A magical landscape that seems to change from craggy cliff to soft folds of green in a heartbeat. A landscape dotted with picture-post card cottages, villages and towns where the secrets of Irish life are unlocked as the music begins. Here, as you take the winding road down to the coast, the magnificent waves of the Atlantic roll in, as old as time – crashing against the ancient cliffs that tell their own beautiful story through flower, bird and animal
This is the magic of the Wild Atlantic Way – and at its very heart, like a diamond in the finest of settings, sits County Clare
The Wild Atlantic Way stretches from Malin Head, county Donegal through to the Old Head of Kinsale in County Cork. There are several signature points along the way – and without a doubt some of the most naturally breathtaking and extraordinarily beautiful are in Clare.
You’ll find that in so many ways, the dramatic backbone of the Wild Atlantic Way are the incredible and ancient Cliffs of Moher – one of Ireland’s most-visited natural attractions, with over 1 million visitors each year. Situated in West Clare, close to Liscannor Village, the Cliffs stretch for 8km (5 miles) as the crow flies and reach 214m (702 feet) in height.
From the top of the Cliffs, on a clear day, you can see the Aran Islands, Galway Bay, the Twelve Pins and the Maum Turk mountains in Connemara as well as the Dingle Peninsula and Blasket Islands in Kerry. It’s all rather magnificent – Ireland at its most natural, rugged, panoramic and breathtaking. Another unique feature of the Cliffs is that they offer a very multi-faceted experience – as interesting historically as they are from a geological and conservation point of view.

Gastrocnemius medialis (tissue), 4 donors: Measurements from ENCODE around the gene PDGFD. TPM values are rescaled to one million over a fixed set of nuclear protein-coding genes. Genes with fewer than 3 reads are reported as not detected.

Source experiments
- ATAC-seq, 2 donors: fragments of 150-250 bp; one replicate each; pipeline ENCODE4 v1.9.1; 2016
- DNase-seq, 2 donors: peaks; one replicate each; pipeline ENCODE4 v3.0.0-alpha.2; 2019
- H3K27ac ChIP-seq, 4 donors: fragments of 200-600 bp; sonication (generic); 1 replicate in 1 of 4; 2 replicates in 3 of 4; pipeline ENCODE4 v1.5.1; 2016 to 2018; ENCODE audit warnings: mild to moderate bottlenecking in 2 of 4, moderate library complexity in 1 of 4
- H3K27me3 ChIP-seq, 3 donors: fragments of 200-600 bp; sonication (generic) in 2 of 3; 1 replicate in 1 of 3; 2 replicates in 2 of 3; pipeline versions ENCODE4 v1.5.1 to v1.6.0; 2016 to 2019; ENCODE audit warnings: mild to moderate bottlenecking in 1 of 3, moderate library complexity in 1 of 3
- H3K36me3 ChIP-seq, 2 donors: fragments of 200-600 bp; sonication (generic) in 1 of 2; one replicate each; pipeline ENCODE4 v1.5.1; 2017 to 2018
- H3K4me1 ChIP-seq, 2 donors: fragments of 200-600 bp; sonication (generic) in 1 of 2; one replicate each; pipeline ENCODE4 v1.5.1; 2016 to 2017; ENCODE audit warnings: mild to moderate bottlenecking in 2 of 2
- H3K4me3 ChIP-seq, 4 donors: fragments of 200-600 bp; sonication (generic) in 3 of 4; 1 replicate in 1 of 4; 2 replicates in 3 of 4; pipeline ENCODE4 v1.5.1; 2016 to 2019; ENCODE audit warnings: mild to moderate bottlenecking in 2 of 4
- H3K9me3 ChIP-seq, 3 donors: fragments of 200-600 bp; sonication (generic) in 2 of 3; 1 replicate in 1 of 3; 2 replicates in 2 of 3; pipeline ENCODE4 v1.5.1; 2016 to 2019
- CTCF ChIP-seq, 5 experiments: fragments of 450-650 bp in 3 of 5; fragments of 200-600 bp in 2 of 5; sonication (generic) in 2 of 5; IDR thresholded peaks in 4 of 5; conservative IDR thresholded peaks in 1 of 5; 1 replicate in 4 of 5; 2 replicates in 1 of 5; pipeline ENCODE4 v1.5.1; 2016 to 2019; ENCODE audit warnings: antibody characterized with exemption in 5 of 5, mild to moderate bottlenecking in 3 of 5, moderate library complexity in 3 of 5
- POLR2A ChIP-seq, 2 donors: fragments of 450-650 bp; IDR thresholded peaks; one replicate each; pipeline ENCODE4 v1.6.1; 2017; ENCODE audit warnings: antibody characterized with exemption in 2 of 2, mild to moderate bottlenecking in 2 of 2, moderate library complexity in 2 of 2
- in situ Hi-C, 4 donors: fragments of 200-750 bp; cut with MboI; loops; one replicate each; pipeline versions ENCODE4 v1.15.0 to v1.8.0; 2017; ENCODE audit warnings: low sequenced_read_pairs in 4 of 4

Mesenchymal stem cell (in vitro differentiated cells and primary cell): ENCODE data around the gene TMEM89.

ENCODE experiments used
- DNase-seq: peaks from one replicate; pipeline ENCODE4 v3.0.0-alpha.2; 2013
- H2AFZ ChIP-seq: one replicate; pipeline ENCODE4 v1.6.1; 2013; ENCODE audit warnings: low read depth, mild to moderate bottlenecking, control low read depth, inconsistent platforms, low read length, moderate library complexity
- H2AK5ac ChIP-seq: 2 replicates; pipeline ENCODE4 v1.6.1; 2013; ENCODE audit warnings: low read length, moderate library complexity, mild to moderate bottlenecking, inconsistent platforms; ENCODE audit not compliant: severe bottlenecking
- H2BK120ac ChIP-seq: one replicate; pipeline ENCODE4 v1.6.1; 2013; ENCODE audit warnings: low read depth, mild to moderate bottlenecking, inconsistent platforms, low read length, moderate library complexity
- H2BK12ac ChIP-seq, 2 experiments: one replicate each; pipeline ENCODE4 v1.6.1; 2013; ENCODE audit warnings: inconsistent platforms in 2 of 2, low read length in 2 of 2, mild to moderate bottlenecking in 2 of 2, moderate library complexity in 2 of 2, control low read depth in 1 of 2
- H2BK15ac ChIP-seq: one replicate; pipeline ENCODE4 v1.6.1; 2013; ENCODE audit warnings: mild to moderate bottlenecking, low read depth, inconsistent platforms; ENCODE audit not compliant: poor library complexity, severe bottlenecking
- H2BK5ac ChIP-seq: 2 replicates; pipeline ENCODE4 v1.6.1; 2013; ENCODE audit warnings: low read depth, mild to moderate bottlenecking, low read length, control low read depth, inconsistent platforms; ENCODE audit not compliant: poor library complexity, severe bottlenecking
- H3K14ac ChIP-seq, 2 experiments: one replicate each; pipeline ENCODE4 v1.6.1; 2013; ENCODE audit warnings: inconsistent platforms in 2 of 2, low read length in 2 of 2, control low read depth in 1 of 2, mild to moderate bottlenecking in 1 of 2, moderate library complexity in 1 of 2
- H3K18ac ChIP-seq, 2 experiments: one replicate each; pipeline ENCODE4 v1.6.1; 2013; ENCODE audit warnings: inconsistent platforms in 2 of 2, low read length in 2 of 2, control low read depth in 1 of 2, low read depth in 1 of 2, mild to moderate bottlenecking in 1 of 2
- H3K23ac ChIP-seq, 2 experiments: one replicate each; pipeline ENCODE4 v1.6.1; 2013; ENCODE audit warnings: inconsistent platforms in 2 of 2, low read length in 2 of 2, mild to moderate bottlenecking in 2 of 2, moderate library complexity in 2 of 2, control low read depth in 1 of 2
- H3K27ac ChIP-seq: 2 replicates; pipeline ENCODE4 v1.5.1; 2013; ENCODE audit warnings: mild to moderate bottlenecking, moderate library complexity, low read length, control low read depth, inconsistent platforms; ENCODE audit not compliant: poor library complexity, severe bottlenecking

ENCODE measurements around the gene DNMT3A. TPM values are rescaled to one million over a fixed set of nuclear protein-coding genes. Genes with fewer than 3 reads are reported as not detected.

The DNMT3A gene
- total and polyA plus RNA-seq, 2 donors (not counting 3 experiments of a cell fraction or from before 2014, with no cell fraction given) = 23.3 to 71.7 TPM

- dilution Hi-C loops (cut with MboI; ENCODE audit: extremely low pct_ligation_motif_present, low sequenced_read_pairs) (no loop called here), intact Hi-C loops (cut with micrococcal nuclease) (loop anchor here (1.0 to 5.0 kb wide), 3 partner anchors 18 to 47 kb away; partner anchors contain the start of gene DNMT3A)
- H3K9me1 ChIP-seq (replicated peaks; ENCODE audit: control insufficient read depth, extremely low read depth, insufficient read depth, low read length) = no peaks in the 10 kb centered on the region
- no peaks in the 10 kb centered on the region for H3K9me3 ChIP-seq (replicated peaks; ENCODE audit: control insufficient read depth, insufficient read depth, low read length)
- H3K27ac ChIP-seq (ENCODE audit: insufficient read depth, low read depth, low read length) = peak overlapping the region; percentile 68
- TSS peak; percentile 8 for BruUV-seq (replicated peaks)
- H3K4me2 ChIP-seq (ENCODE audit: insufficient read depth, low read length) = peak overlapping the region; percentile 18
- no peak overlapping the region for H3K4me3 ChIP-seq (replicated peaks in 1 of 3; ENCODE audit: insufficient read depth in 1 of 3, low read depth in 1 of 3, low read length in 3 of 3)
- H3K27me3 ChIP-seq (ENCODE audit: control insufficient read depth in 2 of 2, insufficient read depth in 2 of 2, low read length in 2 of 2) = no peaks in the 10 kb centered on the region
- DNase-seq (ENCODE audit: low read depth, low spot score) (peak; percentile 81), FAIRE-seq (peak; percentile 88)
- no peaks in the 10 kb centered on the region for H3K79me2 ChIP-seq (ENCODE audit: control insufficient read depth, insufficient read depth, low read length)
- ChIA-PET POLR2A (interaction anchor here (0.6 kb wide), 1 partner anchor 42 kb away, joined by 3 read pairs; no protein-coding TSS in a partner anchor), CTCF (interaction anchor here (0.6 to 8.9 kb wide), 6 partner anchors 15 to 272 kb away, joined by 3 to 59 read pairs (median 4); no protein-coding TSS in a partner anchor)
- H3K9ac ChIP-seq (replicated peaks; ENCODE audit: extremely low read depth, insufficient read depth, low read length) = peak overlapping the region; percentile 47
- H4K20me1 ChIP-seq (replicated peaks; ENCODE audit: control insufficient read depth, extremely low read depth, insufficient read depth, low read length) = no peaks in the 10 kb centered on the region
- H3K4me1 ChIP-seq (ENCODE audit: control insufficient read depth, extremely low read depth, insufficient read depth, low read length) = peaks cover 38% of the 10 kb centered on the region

Birders are in for a treat as the Cliffs are home to a wealth of birdlife – offering a viewing of over 20 different species. The area is a Special Protection Area (SPA) for Birds under the EU Birds Directive and you may well see endangered species there – such as the chough – with significant numbers of kittiwake and fulmar.
Beautiful puffins are a hallmark of the Cliffs of Moher, and you’ll be able to catch them between May and June. You’ll see many beautiful wild flowers and grasses, many of them unique to the Cliffs countryside, while down in the waves below, you may be treated to the sight of a dolphin pod on a calm day.
The Cliffs of Moher are only a few minutes’ drive from Doolin and there is a large car park available at the Visitor Centre. If you prefer not to drive, you can also use the Cliffs of Moher shuttle bus service which serves Doolin regularly.
If you’d prefer to walk, you can take the Cliffs of Moher walking trail which starts in Doolin and brings you all the way to the Cliffs You can do it by yourself or with local guide Pat Sweeney. The guided walk starts every morning at 10am from O’Connor’s pub.
You can also enjoy one of the Cliffs of Moher cruises which leaves from Doolin Pier and offers a different perspective and more spectacular views